The Population And Economy Of Hudson

Scenic view of Main Street of the historical town of Hudson, Massachusetts
Scenic view of Main Street of the historic town of Hudson, Massachusetts. Editorial credit: Yingna Cai /

As per the latest Census, the population of Hudson is 20,092 inhabitants. This brings the population density across the town to approximately 674 individuals/, which is significantly higher than the state average of 346 individuals/ Surprisingly, based on recent Census estimates, Hudson’s population has supposedly dropped by over 1% in the past year, bringing it to under 20,000.

As far as the population divide is concerned, a dominant 51.7% of individuals are female, with the median age being 37 years old. The town’s racial makeup consists primarily of white individuals who make up 91.7% of the population, followed by Hispanics and Latino at 6.7% and Asians at 3.5%. Apart from this, other races, such as Hawaiians, African Americans, etc., all stand at under 1% of the population of Hudson.

The town’s median household income in 2020 was $96,038, with an average house value of a whopping $370,500. That being said, even with extravagant housing rates, Hudson town only has 4.6% of people living below the poverty line, which is less than most of the United States.

Attractions In Hudson

American Heritage Museum

One of the prime attractions in the city of Hudson, the American Heritage Museum is housed in a massive 65,000+ sq. ft facility. The military history museum is located near the border of Stow and Hudson in Massachusets and is home to more than 100 artifacts from various historical wars. Throughout the museum, the pieces range from British, German, and even Russian in origin, with many being large military vehicles such as the German SU-100 Tank Destroyer.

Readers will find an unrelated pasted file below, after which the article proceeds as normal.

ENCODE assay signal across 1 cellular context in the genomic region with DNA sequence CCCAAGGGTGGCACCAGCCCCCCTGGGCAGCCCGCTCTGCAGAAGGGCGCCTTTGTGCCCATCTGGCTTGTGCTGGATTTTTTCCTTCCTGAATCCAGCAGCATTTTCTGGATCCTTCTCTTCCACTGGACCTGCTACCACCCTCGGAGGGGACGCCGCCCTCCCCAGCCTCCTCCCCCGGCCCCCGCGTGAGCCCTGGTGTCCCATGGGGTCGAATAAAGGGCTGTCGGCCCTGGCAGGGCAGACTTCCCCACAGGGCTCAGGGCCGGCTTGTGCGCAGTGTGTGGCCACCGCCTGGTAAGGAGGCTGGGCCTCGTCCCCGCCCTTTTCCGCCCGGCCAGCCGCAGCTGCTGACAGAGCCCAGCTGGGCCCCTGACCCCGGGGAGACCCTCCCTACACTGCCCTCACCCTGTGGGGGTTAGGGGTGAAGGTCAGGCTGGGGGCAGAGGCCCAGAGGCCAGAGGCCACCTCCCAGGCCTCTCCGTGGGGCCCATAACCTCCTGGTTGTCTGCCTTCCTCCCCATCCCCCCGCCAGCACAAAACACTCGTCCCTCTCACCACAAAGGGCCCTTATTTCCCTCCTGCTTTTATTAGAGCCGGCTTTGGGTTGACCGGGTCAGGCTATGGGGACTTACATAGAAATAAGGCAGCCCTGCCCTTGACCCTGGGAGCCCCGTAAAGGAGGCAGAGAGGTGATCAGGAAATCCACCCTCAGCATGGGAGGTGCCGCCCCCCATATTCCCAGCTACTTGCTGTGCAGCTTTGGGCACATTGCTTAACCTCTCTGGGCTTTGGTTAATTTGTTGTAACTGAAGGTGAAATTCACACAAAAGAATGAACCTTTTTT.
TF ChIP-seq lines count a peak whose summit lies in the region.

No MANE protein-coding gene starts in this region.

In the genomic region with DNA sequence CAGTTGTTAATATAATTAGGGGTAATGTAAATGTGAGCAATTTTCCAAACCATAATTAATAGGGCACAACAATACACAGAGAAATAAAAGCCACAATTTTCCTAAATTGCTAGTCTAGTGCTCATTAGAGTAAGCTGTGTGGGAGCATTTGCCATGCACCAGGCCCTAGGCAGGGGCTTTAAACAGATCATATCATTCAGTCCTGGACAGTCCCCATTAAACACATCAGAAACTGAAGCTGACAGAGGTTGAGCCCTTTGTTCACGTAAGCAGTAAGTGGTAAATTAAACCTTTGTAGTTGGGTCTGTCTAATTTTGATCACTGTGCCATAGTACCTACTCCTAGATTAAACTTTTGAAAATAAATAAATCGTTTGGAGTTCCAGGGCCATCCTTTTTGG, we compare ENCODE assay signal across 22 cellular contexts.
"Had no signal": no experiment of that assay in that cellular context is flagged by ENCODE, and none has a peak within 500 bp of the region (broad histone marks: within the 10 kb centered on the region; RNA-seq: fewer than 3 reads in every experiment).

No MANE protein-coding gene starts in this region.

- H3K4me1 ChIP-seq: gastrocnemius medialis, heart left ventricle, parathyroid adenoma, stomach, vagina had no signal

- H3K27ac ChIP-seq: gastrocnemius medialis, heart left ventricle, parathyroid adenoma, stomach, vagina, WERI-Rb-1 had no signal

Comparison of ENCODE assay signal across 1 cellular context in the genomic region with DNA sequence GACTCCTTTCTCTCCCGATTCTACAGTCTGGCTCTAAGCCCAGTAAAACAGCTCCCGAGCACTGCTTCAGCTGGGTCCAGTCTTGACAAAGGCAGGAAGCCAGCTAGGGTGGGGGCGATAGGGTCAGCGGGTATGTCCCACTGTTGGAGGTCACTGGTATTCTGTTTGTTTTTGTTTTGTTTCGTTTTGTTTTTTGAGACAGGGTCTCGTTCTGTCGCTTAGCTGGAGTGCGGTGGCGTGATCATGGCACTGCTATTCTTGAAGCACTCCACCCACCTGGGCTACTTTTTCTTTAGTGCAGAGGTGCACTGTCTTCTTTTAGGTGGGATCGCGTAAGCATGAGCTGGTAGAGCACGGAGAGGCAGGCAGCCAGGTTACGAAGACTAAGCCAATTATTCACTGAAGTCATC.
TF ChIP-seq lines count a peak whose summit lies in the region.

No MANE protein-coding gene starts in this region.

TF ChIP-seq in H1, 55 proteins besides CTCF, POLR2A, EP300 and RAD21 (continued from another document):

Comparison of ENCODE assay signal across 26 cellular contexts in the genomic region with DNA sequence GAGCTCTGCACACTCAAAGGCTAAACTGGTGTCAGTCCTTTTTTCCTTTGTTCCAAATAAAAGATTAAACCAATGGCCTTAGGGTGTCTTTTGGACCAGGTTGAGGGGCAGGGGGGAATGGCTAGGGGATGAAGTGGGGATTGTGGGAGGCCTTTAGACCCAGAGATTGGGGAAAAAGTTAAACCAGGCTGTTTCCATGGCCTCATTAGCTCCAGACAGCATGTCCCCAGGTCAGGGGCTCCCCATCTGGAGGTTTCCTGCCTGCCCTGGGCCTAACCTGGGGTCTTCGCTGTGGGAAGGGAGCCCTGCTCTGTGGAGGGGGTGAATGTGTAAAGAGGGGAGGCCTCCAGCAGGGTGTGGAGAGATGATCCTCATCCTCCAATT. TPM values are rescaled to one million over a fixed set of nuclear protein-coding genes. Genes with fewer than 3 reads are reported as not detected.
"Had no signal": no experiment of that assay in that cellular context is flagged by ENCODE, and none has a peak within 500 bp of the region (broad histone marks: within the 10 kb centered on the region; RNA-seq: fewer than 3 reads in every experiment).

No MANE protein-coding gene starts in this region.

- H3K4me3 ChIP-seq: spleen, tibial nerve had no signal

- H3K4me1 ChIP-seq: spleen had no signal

Medusa Brewing Company

Exterior of Medusa Brewing Company in Hudson, Massachusetts
Exterior of Medusa Brewing Company in downtown Hudson, Massachusetts. Editorial credit: quiggyt4 /

Located on 111 Main Street in Hudson, the Medusa Brewing Company is a great place where locals and tourists can enjoy a fun evening with friends. The taproom is built in a large complex with various limited food and drink options. The most well-known attractions on the menu are their freshly brewed beers which are available in various different flavors.

Assabet River Trail

Located along the central Assabet River in Hudson town, this trail is a way for you to connect with nature and the town’s immense history. Apart from Hudson, the trail also goes through various cities and towns such as Marlborough, Stow, and Maynard. What really makes this trail special is that it is built along remnants of the former railway line due to which various historical structures such as stone passages can be seen.